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| | |-+  Dec 4 Cutthroat Drainage (Washington Pass)
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Author Topic: Dec 4 Cutthroat Drainage (Washington Pass)  (Read 2318 times)
Jeff_Ward
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Dec 4 Cutthroat Drainage (Washington Pass)
« on: 12/05/13, 10:56 AM »

We were out in the Cutthroat area yesterday.  The rain line from the late Nov. storm was somewhere around 6,000' to 6,500'.  The amount of new was 45 cms down low (5,000') and 60 cms at 7,000'.  Only recent avalanches observed were loose snow avalanches in steep cliffy terrain.  Ski quality was excellent but the overall depth could improve.  Average depth 80 cms at 6,000' and 110 at 7,000' on a south aspect. 


* IMG_6304.JPG (31.83 KB, 480x346 - viewed 1090 times.)

* IMG_6321.JPG (44.42 KB, 480x360 - viewed 1075 times.)

* IMG_6293.JPG (31.63 KB, 480x360 - viewed 1088 times.)
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BillK
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Re: Dec 4 Cutthroat Drainage (Washington Pass)
« Reply #1 on: 12/05/13, 11:33 AM »

Thanks for the TR, and great pics.
I do have a question, just curious:  Why do you post snow depths with metric measurments, and elevation in US customary units?  Seems a bit odd...
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Jeff_Ward
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Re: Dec 4 Cutthroat Drainage (Washington Pass)
« Reply #2 on: 12/05/13, 12:06 PM »

Thanks for the TR, and great pics.
I do have a question, just curious:  Why do you post snow depths with metric measurments, and elevation in US customary units?  Seems a bit odd...
Good question.  Most professionals in North America communicate this way.  Essentially everything below the snow surface gets measured in metric and everything above gets measured in imperial.  Crazy I know.  It would be great if we could communicate everything in metric but many of the tools we use (freezing level forecasts, map elevations, telemetry) use imperial units instead of metric.

The reason we don't use imperial for snow measurements is because all of our snow tools and tests are based on the metric system.  It would be a real pain in the ass to covert cm to inches every time I took a snow depth with my probe (not many, if any, probes have inches on them) and it would be hard for me to remember that an ECT is 35.4" x 11.8" instead of 90 cm x 30 cm. 

It would be nice if we could work in just one system but until we get everyone speaking the same language it will probably continue to be this super confusing system.  Maybe the first step would be to lobby the powers that be to change the telemetry to Celsius and Centimeters, but that might be viewed as "un 'merican" by some.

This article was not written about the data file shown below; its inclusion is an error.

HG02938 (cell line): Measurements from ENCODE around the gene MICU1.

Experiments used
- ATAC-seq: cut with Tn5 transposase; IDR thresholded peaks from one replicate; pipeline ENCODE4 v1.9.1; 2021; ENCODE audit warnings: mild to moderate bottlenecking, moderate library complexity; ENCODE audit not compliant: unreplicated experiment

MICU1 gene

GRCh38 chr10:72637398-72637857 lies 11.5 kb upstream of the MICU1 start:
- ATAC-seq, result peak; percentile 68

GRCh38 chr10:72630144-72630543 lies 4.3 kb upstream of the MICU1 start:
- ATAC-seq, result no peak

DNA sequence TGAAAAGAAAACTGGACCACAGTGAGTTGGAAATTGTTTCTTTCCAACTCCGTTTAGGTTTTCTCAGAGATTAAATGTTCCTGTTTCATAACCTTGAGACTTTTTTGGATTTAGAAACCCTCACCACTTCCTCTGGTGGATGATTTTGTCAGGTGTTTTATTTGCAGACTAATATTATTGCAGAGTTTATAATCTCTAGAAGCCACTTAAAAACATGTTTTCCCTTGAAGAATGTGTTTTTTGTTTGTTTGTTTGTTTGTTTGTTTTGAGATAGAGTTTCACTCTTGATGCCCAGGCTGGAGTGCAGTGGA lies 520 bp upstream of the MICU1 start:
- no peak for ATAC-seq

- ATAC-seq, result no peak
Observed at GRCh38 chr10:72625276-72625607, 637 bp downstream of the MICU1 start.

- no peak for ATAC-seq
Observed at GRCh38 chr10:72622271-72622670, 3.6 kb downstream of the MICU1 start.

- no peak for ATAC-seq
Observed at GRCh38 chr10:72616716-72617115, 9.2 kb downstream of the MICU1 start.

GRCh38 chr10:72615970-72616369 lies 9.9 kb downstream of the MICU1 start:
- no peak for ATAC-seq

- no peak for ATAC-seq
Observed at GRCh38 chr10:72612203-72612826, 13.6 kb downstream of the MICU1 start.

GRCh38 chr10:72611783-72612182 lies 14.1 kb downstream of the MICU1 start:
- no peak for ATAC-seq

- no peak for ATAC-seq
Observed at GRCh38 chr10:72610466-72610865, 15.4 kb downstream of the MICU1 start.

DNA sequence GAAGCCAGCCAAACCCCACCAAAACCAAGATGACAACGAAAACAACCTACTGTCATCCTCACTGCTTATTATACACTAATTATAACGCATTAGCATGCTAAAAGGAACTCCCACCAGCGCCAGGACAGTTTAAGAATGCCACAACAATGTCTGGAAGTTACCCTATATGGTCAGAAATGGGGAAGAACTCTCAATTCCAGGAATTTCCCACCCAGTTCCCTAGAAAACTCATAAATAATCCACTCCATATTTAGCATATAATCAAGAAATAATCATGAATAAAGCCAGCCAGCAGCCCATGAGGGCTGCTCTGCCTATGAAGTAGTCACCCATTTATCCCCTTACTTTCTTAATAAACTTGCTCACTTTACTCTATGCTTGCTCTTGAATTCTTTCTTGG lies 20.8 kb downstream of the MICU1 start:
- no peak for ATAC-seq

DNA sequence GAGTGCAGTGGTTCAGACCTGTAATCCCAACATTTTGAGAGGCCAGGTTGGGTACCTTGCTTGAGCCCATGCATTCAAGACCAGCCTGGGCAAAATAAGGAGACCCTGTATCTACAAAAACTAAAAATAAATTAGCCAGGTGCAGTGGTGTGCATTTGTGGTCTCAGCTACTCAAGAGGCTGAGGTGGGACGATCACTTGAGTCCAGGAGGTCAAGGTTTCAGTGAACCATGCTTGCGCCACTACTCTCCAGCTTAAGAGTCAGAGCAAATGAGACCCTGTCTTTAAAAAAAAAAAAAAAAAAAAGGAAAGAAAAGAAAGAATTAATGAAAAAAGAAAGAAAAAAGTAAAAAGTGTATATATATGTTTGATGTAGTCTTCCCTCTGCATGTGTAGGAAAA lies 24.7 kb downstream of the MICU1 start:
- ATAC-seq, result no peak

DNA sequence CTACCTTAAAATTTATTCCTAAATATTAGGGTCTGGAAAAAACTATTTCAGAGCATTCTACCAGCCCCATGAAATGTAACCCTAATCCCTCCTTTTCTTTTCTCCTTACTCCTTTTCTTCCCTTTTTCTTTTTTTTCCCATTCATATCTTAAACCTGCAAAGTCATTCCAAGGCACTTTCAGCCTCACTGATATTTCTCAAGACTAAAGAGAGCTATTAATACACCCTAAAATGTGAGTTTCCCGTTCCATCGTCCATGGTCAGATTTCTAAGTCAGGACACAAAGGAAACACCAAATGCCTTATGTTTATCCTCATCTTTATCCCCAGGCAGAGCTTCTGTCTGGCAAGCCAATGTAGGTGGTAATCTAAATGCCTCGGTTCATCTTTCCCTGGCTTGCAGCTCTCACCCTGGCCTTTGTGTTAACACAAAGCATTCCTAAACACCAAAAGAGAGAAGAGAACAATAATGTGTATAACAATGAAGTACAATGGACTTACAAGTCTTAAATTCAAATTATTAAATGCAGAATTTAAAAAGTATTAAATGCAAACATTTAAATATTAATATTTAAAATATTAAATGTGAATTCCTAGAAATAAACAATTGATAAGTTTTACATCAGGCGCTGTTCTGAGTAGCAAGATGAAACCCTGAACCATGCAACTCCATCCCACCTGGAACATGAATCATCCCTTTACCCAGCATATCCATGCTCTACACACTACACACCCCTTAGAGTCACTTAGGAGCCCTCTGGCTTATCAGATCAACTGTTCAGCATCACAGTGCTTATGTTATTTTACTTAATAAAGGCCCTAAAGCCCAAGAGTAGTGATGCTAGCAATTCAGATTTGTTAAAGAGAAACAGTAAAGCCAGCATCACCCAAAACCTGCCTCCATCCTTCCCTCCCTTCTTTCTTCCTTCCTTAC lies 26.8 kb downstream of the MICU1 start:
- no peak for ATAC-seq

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BillK
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Re: Dec 4 Cutthroat Drainage (Washington Pass)
« Reply #3 on: 12/05/13, 12:25 PM »

Thanks for the info... Now that I think about it, I used to do the same.  When I worked as a patroller recently, our boss had us communicate everything to him in metric, even elevation of pits, etc.
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Good2Go
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Re: Dec 4 Cutthroat Drainage (Washington Pass)
« Reply #4 on: 12/05/13, 01:41 PM »

That looks awesome!  Thanks for posting.
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androolus
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Re: Dec 4 Cutthroat Drainage (Washington Pass)
« Reply #5 on: 12/05/13, 02:21 PM »

Stupid question: Since the road closed 12/3, how did you get there? Sno-mo or chopper or just a really long approach? Smiley
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Jeff_Ward
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Re: Dec 4 Cutthroat Drainage (Washington Pass)
« Reply #6 on: 12/05/13, 02:22 PM »

Stupid question: Since the road closed 12/3, how did you get there? Sno-mo or chopper or just a really long approach? Smiley
snomo
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Charlie Hagedorn
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Re: Dec 4 Cutthroat Drainage (Washington Pass)
« Reply #7 on: 12/05/13, 03:13 PM »

Maybe the first step would be to lobby the powers that be to change the telemetry to Celsius and Centimeters, but that might be viewed as "un 'merican" by some.

Dual-listing telemetry outputs (with fractional degrees C to preserve resolution) would be a nice, lossless step in that direction (and friendly to Canada). When considering questions of water and snow, using units that place 0 at the phase change makes sense.

I build and think in inches and feet, but when it comes time to get some science done, the metric system is unmatched.

Counterpoint
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